The Stylist appears in an aspect ratio of approximately 2.39:1 on this Blu-ray Disc. This became a pretty solid presentation.
Sharpness worked well. A few slightly soft shots crept in along the way, but most of the movie offered appealing accuracy and delineation.
No issues with jagged edges or moiré effects materialized, and I saw no edge haloes. Source flaws also failed to occur.
Colors went with a fairly warm palette, one that leaned toward reds, ambers and oranges. The Blu-ray reproduced these in a vivid manner.
Blacks seemed deep and dense, while shadows appeared smooth and clear. I felt pleased with this strong transfer.
Though appropriate for the story, the movie’s DTS-HD MA 5.1 soundtrack lacked a lot of ambition. The mix tended to focus on ambient material, so don’t expect a lot of involvement from the soundscape.
Music tended to remain a gentle influence, and effects usually went for an atmospheric vibe. While these seemed appropriately rendered, they didn’t bring a lot of auditory pizzazz to the tale.
Audio quality seemed more than satisfactory, as speech appeared natural and concise. Music showed warm, resonant tones.
Effects didn’t get to do much, but they came across as accurate and without distortion or other concerns. Again, the soundtrack lacked great sonic impact, but it felt fine for the narrative.
When we shift to extras, we can watch the movie with or without a 44-second introduction from writer/director Jill Gevargizian. She gives us a welcome to her passion project.
We can also view the flick with an audio commentary from Gevargizian and actor Najarra Townsend. Both sit together for this running, screen-specific look at story/characters and the adaptation of the short, cast and performances, makeup, hair and costumes, music, editing, influences/inspirations, sets and locations, and connected domains.
Though it starts a bit slowly, this becomes a good chat as it progresses. We find a pretty useful overview of the production and even get fun notes like how the Kansas City Chiefs' Super Bowl victory parade impacted the shoot. Expect a largely satisfying commentary.
With The Invisible Woman, we get a 20-minute, 14-second visual essay from critic Alexandra Heller-Nicholas. She discusses female-made horror and female serial killers in films. This becomes a fairly interesting and introspective chat.
Eight Behind the Scenes featurettes span a total of one hour, six minutes, four seconds. Across these, we hear from Gervargizian, Townsend, Townsend, co-writers Eric Havens and Eric Stolze, director of photography Robert Patrick Stern, production designer Sarah Sharp, editor John Pata, assistant director Tom Allan, costume designer Halley Sharp, and actor Brea Grant.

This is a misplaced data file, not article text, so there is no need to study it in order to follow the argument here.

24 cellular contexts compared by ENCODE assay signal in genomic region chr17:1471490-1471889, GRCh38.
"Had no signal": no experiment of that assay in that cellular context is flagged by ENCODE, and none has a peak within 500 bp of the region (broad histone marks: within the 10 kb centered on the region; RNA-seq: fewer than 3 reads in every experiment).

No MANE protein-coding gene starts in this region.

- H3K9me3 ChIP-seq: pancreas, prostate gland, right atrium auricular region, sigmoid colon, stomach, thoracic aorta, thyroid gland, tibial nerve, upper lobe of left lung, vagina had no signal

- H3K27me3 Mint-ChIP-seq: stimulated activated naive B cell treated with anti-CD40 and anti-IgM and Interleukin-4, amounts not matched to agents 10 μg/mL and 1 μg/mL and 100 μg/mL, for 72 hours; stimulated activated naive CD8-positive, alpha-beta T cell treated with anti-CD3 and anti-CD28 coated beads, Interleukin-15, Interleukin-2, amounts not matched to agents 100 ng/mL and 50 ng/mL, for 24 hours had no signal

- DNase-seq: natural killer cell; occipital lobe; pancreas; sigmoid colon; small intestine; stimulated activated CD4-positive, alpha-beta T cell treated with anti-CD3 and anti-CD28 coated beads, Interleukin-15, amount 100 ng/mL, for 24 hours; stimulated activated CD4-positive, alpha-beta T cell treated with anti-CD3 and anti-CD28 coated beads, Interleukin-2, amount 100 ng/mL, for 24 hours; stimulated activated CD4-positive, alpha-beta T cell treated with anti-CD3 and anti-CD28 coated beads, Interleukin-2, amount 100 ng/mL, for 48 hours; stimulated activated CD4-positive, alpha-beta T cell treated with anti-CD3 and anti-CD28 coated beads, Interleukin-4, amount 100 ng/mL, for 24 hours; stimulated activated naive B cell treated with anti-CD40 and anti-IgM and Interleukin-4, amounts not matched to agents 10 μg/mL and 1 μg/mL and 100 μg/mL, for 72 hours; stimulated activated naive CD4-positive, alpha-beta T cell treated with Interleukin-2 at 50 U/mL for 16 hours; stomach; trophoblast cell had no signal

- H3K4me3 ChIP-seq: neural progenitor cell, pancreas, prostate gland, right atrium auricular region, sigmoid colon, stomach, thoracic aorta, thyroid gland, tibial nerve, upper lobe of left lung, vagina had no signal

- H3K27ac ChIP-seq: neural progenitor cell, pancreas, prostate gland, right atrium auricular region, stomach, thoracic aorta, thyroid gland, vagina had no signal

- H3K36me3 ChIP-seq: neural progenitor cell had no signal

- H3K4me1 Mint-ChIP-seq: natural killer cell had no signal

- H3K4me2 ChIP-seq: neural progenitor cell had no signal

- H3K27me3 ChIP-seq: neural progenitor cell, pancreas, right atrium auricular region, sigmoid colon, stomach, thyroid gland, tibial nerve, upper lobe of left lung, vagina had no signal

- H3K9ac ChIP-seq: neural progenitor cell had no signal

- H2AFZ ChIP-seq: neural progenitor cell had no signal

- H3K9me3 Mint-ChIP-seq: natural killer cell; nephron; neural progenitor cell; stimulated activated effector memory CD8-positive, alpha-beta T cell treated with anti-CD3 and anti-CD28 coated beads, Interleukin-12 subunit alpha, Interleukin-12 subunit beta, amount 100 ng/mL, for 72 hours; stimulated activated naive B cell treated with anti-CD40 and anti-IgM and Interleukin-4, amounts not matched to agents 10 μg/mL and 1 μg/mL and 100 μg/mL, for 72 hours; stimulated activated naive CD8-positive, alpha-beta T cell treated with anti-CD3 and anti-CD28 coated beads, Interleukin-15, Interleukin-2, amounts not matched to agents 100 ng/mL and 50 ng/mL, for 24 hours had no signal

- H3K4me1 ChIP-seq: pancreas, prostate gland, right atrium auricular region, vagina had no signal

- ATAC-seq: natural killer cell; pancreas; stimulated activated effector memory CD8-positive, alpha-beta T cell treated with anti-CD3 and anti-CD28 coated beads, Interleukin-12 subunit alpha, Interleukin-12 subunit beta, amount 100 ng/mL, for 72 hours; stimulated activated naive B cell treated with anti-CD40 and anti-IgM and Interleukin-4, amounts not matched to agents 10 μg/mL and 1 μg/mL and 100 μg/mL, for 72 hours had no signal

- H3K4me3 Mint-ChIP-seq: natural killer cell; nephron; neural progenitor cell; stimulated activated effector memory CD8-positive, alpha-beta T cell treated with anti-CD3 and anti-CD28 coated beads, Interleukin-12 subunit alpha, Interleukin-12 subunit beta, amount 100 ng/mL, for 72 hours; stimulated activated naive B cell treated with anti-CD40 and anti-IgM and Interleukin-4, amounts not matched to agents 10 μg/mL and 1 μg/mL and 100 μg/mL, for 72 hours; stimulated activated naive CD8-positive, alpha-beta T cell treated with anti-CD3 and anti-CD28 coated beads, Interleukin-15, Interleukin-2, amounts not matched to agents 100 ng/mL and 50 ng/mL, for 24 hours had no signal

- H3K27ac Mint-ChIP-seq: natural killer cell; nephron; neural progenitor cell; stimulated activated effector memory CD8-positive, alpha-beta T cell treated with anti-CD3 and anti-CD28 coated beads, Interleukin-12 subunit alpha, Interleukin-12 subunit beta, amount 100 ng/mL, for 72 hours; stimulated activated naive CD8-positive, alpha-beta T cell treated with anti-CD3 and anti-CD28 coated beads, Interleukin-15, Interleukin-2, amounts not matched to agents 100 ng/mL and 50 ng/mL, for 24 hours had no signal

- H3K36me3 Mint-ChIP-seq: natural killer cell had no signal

The featurettes examine the original short and its development into a full-length film, pre-production, cast and performances, the female-oriented nature of the flick, crew, sets, locations and design choices, photography, and shooting in Kansas City.
Though erratic, the featurettes mostly work well. The first few seem especially strong, and they become iffier after that, but we still find enough good info across the lot to make them useful.
Location Scouting runs four minutes, 12 seconds and shows a mix of movie clips and photos of the places used for the scenes. It could use narration, as it seems less than involving.
Next we find six minutes, 31 seconds of Outtakes. These show the usual mess-ups from the shoot.
The movie’s Original Kickstarter Video lasts two minutes, 30 seconds and offers the clip Gevargizian created to recruit funds for the feature. It becomes an interesting addition to the set.
Two short films appear: The Stylist (14:58) and Pity (7:08). This version of Stylist essentially equals the feature’s opening 15 minutes.
We do find some differences, though. In the short, Claire suffers from physical scars on her neck, and her first victim wakes up during her scalping. In addition, the short’s Claire comes across as perkier and more “normal” than the feature’s.
Nonetheless, the pair feel very similar. It’s interesting to compare the two and see the roots of the feature.
As for Pity, we meet a man who goes through a mental breakdown. Like Stylist, it offers better than average production values for a cheap indie effort but it lacks much narrative flow.
We can watch Pity with or without a one-minute, 53-second intro from director John Pata. He tells us about the short’s genesis and production. He lets us know how the project connects to Stylist in this decent opening.
In addition to two trailers for Stylist, we get two Image Galleries: “Production Stills” (34 shots) and “Location Scouting” (46). The former seem forgettable, while the latter largely repeat what we see in the “Scouting” featurette.
Finally, the set includes a CD Soundtrack. It runs 31 minutes and will become a nice bonus for fans of movie scores.
Aspects of The Stylist threaten to branch into areas new to the serial killer genre. However, too much of the movie borrows from prior films, so despite some positives, it seems padded and derivative. The Blu-ray comes with strong visuals, acceptable audio and a nice roster of bonus materials. Stylist comes with promise but it falls short of its goals.